The ruling will likely be appealed to the Supreme Court, although the court need not accept the case. The Supreme Court has rejected the DC Circuit’s reasoning in numerous other detainee cases, including Rasul v. Bush, Hamdan v. Rumsfeld, and Boumediene v. Bush, each time finding that the detainees had greater rights to judicial review than the DC Circuit had held.

In its ruling today, the court acknowledged that the review procedures available to the Bagram detainees “afford even less protection” than the procedures that were available at Guantanamo. Since Guantanamo detainees have been able to challenge their detention in court, the federal district courts have ordered the release of 35 detainees, while finding that the government was lawfully detaining only 13.

While holding that US courts do not have jurisdiction over Bagram, the appellate court rejected the government’s broader claim that all detainees held outside the United States and Guantanamo have no constitutional right of access to the courts.

Human Rights Watch expressed concern about the incentives created by the court’s ruling, noting that systematic and notorious detention abuses over the past decade have underscored the need for court scrutiny of detention of people apprehended outside of the United States.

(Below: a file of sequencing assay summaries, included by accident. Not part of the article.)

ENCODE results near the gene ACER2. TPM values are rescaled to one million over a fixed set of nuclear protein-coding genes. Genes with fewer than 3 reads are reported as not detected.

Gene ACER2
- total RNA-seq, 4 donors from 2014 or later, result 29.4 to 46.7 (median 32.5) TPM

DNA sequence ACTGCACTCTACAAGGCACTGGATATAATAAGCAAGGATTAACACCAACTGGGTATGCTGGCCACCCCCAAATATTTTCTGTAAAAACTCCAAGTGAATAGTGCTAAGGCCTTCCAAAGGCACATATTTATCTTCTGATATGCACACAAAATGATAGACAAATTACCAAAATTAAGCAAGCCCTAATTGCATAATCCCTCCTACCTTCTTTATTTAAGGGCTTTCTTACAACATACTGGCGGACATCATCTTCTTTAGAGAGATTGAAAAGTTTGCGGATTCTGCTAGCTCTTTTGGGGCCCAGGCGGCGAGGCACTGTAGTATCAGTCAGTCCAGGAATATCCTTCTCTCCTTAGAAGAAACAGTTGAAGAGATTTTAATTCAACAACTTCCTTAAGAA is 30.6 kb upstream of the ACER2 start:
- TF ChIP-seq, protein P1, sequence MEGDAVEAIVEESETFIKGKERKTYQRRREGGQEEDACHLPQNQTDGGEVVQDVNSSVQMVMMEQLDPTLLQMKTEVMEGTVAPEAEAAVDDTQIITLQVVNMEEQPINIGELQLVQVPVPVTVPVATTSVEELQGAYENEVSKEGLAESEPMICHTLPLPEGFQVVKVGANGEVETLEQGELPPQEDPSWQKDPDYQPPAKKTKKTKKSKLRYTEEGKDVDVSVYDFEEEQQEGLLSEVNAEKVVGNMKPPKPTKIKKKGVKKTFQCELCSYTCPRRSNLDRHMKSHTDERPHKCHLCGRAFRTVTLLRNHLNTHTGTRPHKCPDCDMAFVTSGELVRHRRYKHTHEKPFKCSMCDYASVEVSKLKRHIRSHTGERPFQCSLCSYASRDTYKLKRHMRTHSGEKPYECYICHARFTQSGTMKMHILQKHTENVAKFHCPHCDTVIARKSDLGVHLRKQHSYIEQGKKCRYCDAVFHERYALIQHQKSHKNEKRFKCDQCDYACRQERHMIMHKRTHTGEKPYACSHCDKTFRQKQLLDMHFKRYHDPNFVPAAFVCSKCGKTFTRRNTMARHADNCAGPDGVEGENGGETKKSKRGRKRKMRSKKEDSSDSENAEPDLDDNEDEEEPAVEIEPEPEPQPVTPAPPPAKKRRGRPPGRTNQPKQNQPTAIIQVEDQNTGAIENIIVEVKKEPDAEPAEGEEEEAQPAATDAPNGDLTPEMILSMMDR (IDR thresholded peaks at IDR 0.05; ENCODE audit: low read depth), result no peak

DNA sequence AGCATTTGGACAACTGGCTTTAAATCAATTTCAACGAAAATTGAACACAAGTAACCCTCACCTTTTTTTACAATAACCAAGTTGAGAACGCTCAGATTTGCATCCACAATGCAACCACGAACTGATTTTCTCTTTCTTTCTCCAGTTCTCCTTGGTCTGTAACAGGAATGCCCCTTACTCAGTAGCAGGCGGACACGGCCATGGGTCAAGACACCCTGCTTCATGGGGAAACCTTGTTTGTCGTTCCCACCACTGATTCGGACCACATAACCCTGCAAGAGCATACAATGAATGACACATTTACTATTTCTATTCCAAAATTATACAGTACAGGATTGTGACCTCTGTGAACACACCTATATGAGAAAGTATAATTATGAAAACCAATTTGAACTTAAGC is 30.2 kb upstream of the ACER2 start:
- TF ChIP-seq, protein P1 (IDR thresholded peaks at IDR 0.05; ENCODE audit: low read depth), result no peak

“The appeals court holding means that people apprehended anywhere in the world can be whisked off to Bagram and hidden from court review,” Prasow said. “Just because the plane landed at Bagram instead of Guantanamo should not mean they can be held indefinitely without any court review.”

(Washington, DC, May 21, 2010) – A US federal appeals court ruling today that bars the courts from hearing the claims of detainees arrested outside of Afghanistan and brought to Bagram Air Base in Afghanistan leaves them without legal recourse against unlawful detention and other abuses, Human Rights Watch said today.

In April 2009, a federal district court ruled that three men held at Bagram who were arrested outside of Afghanistan had the right to challenge their detention in US federal court. Citing the Supreme Court’s historic 2008 ruling in Boumediene v. Bush, the court found that the three men were similarly situated to detainees at Guantanamo Bay. Today’s ruling, issued by the US Court of Appeals for the DC Circuit, reversed that decision, finding that because Afghanistan is “a theater of war,” detainees held at Bagram, regardless of where they were captured, have no constitutional right to challenge their detention in a US court.